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Chem Biol. 1999 Jul;6(7):441-9.

Mutational and structural analyses of the regulatory protein B of soluble methane monooxygenase from Methylococcus capsulatus (Bath).

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Department of Chemistry, Massachusetts Institute of Technology, Cambridge, MA 02139, USA.



The soluble methane monooxygenase (sMMO) system in methanotrophic bacteria uses three protein components to catalyze the selective oxidation of methane to methanol. The coupling protein B (MMOB) both activates the carboxylate-bridged diiron center in the hydroxylase (MMOH) for substrate oxidation and couples the reaction to electron transfer from NADH through the sMMO reductase. Although the X-ray structure of the hydroxylase is known, little structural information is available regarding protein B.


Wild-type protein B from Methylococcus capsulatus (Bath) is very susceptible to degradation. The triple mutant protein B, Gly10-->Ala, Gly13-->Gln, Gly16-->Ala is resistant to degradation. Analyzing wild-type and mutant forms of protein B using size exclusion chromatography and circular dichroism spectroscopy suggests that the amino terminus of MMOB (Ser1-Ala25) is responsible for the proteolytic sensitivity and unusual mobility of the protein. We used the stable triple glycine protein B mutant to generate an affinity column for the hydroxylase and investigated the interaction between MMOH and MMOB. These results suggest the interaction is dominated by hydrophobic contacts.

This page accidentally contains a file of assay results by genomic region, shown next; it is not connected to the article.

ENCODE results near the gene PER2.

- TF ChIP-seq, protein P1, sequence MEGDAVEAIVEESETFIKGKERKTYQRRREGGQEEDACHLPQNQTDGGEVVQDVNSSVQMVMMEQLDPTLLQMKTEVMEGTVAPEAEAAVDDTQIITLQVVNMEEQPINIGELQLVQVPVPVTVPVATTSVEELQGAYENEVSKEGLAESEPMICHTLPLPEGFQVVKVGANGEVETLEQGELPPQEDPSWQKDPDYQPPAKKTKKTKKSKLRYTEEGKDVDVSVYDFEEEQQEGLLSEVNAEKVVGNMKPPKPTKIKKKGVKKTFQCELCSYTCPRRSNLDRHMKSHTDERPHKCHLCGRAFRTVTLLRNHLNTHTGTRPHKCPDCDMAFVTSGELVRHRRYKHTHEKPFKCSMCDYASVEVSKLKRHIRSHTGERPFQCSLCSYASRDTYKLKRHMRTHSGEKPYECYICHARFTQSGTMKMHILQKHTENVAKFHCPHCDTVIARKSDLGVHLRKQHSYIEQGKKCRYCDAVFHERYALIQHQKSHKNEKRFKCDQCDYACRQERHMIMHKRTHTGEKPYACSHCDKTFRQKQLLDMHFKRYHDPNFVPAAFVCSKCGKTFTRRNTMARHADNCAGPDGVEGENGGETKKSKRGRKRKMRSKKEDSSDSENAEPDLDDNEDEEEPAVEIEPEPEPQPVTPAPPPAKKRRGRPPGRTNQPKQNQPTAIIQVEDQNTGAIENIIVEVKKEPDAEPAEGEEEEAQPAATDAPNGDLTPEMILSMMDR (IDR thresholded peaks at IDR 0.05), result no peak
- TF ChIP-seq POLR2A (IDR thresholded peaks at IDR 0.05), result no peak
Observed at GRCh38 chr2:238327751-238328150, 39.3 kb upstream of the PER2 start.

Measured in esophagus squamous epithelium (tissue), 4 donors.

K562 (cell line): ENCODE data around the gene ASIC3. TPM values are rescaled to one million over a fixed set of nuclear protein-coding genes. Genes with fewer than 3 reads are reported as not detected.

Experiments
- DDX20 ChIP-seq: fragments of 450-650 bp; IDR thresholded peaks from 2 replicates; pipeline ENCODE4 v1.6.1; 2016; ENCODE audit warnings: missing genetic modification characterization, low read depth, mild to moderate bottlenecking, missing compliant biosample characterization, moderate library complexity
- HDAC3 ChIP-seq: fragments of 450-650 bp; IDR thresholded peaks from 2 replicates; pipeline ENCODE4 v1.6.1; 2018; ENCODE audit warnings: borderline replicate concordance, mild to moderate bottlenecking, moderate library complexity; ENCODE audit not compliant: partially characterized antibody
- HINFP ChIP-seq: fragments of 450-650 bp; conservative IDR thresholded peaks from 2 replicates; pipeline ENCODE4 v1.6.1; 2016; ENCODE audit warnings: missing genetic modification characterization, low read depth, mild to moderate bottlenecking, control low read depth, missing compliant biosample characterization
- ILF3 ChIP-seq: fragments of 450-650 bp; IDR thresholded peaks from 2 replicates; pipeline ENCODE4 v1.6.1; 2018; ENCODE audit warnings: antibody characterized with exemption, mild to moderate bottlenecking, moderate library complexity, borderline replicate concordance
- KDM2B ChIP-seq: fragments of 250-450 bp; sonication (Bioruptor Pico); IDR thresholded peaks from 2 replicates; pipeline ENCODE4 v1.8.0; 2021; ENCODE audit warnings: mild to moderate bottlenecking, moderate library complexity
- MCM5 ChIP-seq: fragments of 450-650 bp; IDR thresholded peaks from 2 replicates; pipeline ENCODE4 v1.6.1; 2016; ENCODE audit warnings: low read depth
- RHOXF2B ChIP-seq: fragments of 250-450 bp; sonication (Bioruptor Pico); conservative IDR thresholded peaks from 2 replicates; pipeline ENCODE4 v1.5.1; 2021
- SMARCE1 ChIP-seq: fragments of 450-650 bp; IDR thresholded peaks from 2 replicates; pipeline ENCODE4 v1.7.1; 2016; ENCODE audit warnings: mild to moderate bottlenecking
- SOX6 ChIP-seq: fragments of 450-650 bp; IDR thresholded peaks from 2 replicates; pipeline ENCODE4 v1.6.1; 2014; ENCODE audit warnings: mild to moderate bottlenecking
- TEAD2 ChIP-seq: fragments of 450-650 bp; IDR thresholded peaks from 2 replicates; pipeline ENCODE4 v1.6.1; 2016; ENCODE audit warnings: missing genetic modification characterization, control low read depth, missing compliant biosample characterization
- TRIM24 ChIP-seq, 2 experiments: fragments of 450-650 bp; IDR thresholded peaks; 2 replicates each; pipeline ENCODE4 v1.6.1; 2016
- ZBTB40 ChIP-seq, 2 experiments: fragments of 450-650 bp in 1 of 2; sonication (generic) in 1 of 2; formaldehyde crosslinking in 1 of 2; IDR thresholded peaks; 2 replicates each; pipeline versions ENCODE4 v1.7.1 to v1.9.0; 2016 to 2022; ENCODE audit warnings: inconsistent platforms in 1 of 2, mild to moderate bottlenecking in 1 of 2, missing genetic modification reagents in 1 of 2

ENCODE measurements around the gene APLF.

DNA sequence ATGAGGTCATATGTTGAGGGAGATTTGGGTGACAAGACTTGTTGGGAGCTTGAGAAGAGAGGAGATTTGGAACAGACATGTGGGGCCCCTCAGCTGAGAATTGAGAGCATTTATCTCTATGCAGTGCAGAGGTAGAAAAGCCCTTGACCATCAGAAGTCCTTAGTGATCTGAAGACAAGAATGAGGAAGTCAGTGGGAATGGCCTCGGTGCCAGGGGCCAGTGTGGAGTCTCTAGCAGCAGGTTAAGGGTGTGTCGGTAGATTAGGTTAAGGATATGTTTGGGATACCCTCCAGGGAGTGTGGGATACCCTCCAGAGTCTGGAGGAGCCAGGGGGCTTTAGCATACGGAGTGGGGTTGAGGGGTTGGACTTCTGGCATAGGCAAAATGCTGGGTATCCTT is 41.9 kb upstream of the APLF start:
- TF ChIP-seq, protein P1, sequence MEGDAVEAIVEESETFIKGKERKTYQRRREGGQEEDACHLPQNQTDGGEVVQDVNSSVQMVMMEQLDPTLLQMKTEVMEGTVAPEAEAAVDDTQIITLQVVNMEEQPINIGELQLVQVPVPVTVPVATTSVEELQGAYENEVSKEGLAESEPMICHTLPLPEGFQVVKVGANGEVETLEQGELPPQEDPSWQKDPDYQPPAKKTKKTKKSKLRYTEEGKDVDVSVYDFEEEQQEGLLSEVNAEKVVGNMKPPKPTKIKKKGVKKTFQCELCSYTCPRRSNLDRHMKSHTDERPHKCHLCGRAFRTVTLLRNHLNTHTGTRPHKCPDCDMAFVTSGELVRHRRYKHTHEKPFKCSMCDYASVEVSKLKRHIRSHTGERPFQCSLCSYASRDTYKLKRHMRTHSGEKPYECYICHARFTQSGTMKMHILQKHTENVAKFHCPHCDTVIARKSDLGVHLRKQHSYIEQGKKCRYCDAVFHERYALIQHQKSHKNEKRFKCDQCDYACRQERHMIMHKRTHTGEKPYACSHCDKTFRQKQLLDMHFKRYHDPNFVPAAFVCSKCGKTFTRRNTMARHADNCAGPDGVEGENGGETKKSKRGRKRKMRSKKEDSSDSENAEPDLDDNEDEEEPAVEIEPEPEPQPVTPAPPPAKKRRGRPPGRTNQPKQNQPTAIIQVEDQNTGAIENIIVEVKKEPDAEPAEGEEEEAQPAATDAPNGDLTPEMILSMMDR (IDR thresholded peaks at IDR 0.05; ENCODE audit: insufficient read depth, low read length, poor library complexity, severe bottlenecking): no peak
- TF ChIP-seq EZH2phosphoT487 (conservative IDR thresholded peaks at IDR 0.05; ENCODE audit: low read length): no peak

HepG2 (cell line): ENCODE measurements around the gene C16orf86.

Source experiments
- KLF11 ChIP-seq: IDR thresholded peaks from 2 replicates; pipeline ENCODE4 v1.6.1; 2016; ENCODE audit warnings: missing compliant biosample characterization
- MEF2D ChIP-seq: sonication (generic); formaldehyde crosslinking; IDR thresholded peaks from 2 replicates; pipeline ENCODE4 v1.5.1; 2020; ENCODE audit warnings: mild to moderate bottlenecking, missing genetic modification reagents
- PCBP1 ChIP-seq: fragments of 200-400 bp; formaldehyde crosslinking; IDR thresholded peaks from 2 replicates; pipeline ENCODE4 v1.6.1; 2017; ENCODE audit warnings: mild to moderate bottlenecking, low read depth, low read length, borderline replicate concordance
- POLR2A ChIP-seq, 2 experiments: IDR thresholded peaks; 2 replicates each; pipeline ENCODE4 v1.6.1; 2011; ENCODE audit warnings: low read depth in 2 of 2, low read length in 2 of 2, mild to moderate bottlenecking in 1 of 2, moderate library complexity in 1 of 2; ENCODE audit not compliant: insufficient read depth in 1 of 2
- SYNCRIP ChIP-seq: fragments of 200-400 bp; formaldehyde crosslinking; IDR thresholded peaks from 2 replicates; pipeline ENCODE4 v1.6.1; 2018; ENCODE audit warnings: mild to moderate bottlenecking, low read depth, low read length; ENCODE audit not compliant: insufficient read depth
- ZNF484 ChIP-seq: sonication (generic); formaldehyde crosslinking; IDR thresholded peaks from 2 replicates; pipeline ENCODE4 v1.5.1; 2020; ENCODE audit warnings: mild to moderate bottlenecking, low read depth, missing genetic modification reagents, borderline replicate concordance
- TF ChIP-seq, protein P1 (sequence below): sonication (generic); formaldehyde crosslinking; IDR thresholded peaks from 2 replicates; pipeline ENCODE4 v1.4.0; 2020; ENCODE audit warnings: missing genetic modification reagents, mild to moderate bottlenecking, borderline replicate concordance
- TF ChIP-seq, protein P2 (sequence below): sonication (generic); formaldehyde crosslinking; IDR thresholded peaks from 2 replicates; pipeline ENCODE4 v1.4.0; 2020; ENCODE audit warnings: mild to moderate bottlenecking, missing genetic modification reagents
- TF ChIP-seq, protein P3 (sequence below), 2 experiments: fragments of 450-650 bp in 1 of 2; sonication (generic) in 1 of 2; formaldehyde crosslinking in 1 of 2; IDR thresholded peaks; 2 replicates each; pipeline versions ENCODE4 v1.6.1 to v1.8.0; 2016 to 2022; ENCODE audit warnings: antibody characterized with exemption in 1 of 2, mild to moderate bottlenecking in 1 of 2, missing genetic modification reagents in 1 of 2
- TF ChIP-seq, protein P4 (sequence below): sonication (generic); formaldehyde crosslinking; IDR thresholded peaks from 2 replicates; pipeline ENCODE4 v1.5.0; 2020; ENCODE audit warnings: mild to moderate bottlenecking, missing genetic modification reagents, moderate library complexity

A structural model is presented for protein B that explains both its proclivity for degradation and its anomalous behavior during size exclusion chromatography. The model is consistent with previously published biophysical data, including the NMR structure of the phenol hydroxylase regulatory protein P2. Furthermore, this model allows for detailed and testable predictions about the structure of protein B and the role of proposed recognition sites for the hydroxylase.

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